17. 3rd Most Memorable Birthday Ever: 22nd- 9.12.02. I didn't have class that day (but I think that was by my own choice.) I woke up to the phone ringing around 9:30. It was Garrett. We'd only been dating about 2 months, but he'd taken the day off and surprised me with a visit to LaGrange. So fun. I really don't remember everything we did (oops) but I remember he bought me a Beta fish and took me to the coffee shop that night.
18. Even though the last month or so is tough on me personally, I LOVE being pregnant. (I am, however, done being pregnant.)
19. I want to go back to college one day.
20. I love watching my little girl learn something new.
21. My son melts my heart with pretty much anything he ever does.
22. Sometimes all you can do is cry.
23. A coloring book and some crayons are the best stress relief!
24. Learning to sew isn't as hard as I thought.
25. I still don't understand the need for ridiculously scary movies. Which is why I don't watch them.
26. I miss playing Mary in the Living Christmas Tree each Christmas.
27. I still want to learn to play the guitar.
28. Watching Saralynn "play" soccer is hilarious.
29. Carter eating cat food wasn't as bad as I thought it would be.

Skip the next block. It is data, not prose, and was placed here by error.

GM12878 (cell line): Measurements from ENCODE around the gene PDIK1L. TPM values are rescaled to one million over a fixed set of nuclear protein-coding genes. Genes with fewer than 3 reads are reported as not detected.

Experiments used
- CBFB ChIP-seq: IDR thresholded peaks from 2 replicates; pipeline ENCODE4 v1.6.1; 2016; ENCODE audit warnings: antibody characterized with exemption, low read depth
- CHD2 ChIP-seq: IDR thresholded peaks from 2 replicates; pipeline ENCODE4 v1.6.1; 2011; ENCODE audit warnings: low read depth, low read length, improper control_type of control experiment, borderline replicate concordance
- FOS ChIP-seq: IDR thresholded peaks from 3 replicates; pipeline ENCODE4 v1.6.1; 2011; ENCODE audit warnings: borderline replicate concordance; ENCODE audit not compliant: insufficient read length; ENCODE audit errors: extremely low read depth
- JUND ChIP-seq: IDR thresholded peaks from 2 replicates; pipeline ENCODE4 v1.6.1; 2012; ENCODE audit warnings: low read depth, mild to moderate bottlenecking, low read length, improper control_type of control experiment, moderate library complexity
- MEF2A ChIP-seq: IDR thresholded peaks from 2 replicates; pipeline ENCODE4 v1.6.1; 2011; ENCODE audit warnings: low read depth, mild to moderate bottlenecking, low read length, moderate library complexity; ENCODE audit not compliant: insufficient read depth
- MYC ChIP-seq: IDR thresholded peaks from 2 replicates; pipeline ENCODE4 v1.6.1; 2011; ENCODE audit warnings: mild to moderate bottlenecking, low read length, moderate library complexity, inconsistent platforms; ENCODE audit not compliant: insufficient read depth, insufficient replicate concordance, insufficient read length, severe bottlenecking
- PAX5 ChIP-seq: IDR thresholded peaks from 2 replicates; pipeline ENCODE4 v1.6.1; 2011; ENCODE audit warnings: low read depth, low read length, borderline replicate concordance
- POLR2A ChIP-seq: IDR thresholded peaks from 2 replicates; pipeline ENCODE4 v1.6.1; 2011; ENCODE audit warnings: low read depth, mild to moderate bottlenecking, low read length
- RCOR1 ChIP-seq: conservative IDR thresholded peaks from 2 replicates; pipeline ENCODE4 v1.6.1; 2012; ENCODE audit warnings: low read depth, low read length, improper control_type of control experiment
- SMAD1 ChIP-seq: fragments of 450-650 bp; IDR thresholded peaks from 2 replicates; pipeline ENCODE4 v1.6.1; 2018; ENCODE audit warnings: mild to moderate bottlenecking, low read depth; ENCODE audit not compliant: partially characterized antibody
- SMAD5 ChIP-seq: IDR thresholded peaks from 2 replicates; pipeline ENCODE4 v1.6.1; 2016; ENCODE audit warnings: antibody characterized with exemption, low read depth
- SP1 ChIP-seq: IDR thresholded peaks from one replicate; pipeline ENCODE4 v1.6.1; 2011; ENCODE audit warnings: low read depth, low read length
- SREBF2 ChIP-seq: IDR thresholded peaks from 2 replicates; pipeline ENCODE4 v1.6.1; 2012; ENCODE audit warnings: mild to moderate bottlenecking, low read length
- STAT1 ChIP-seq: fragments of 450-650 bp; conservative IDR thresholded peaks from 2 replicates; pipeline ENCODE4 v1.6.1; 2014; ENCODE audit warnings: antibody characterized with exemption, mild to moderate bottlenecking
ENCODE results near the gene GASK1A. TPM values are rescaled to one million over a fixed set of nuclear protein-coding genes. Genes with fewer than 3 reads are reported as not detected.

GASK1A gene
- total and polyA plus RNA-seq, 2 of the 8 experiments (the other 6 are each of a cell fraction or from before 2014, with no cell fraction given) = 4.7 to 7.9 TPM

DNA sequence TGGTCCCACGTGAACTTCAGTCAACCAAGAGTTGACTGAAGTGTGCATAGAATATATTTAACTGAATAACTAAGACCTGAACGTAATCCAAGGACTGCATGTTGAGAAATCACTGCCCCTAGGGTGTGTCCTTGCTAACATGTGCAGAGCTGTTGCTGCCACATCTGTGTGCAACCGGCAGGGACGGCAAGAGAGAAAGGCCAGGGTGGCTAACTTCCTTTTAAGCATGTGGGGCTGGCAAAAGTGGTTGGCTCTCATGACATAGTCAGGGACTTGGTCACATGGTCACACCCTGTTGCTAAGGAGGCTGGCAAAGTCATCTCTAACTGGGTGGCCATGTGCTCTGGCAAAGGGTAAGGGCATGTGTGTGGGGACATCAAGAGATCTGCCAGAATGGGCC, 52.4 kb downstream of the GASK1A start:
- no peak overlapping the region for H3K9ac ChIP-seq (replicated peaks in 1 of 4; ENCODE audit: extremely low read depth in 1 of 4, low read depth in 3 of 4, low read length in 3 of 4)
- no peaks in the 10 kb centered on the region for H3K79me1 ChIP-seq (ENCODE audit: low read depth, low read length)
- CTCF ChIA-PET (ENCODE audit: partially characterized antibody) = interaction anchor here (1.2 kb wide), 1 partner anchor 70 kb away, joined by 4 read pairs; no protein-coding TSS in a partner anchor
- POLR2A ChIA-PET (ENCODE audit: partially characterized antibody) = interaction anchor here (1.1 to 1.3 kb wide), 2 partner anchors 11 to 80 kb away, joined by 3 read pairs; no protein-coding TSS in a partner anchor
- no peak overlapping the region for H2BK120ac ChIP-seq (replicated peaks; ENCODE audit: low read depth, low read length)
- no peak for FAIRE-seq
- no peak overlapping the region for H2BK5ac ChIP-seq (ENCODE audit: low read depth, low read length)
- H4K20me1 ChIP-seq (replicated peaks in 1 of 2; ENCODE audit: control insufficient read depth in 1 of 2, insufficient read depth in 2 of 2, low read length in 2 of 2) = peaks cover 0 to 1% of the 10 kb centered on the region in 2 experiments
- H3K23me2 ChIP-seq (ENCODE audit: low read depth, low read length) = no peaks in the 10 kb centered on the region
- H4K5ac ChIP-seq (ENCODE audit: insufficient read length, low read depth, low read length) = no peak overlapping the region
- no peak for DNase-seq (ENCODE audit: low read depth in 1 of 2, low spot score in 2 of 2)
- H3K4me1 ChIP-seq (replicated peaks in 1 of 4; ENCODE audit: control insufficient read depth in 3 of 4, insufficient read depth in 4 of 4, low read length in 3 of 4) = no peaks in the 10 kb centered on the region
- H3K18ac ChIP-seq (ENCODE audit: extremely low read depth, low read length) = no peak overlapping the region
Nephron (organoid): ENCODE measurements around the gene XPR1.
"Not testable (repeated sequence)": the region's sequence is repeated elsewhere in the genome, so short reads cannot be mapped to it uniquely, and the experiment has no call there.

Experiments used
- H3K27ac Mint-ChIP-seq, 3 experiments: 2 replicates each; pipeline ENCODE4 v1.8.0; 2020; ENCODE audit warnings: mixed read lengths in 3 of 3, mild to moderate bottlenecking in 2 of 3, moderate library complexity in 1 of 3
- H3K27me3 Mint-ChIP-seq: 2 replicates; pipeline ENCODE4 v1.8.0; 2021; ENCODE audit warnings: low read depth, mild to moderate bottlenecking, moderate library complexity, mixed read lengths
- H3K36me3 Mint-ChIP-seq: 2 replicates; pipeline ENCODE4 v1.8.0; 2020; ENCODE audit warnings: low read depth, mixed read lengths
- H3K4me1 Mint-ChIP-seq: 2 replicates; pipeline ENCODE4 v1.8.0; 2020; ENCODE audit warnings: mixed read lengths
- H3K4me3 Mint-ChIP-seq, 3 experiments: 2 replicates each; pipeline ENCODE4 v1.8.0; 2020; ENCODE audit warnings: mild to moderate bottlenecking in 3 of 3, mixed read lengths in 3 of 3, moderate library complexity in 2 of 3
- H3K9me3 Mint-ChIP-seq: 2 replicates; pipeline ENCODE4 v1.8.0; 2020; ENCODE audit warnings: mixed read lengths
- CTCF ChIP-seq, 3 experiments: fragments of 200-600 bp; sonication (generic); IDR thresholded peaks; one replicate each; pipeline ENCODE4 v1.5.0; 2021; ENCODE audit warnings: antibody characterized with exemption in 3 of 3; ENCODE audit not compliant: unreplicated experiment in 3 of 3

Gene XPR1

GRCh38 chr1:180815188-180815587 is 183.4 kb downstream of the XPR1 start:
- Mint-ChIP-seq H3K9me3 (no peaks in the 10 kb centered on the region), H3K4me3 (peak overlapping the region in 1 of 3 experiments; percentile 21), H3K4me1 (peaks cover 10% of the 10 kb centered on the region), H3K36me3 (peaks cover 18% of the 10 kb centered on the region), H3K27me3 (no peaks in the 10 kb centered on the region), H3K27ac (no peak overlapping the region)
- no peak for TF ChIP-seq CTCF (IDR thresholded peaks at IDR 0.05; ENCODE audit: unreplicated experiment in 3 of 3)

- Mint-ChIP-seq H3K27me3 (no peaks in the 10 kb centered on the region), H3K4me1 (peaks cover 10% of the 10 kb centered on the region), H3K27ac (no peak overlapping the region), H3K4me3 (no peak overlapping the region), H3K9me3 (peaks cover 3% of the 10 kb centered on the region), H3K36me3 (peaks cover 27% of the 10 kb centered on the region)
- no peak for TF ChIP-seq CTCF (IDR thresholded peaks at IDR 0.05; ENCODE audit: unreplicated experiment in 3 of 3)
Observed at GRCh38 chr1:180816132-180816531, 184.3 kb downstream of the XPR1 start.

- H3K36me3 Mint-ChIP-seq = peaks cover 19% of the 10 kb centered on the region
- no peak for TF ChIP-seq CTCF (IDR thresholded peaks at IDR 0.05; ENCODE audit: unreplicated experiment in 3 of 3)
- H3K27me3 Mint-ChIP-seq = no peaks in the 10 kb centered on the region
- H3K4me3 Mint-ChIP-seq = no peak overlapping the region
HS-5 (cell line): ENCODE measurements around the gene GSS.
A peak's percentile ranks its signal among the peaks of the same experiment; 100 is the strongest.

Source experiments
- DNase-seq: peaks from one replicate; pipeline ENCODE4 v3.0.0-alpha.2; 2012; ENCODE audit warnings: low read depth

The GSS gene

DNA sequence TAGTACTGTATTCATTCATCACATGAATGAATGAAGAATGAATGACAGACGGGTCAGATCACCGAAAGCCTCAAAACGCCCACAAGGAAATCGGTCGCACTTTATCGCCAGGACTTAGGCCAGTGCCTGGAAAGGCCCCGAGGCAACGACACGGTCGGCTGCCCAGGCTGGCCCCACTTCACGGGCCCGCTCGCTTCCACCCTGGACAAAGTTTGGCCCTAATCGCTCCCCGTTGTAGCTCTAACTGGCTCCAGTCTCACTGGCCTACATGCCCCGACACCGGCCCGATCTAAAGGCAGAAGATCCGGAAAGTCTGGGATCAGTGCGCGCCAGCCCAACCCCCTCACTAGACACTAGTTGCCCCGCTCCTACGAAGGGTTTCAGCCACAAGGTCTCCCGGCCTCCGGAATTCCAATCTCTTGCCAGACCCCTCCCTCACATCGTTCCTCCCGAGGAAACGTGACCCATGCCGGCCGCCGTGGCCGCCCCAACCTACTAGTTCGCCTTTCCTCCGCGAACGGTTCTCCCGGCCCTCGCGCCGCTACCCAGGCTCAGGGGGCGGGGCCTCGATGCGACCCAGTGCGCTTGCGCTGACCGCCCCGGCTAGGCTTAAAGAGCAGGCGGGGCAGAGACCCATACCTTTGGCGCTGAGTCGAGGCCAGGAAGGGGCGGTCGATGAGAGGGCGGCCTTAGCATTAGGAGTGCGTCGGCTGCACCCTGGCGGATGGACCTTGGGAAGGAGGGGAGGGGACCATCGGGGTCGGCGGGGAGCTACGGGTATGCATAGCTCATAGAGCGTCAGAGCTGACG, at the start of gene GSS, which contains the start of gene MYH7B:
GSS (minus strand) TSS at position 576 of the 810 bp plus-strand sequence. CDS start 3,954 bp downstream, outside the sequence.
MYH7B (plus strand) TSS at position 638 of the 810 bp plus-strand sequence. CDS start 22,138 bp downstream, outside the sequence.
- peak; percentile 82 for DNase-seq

30. I'm ready for the next firty years of my life!

Friday, September 3, 2010

Grass Stains

Do they bother you? They don't bother me.

Excuse me?

That's right. I don't mind the sight of a grass stain. Maybe if it were on my great-grandmother's heirloom garment or something I might feel differently, but otherwise I have absolutely no problem with grass stains. This stems from my last blog post.

You see, that wonderful, beautiful, albeit hot and muggy night in July in the mountains of Tennessee when Jesus called me to minister for Him was also the night I got the worst. grass. stains. ever. And the best part? They weren't on my clothes.

They were on my knees.

As I mentioned before, I was never really big on the whole "get on your knees and pray" deal. As far as I knew, I could pray just fine on my hind end in a chair or on my feet, or even laying in bed at night. But that night I learned a great deal about what it means to be in an attitude of prayer. I still remember the outfit I wore- a red and white striped shirt, blue jean shorts, and navy Keds with no socks. (No comments, please.) I spent a really long time on my knees experiencing Jesus that night. If I close my eyes and concentrate really hard, I can almost smell the scent of the grass. But I can still picture the grass stains on my knees. They stayed for days- I think through the rest the week we were at camp. An argument could be made that the less than stellar showering situation could've contributed to the extended stay of the greenish tent on my knees, but I like to also think the Master Gardner Himself used it as a reminder of what He had done in and through me that night.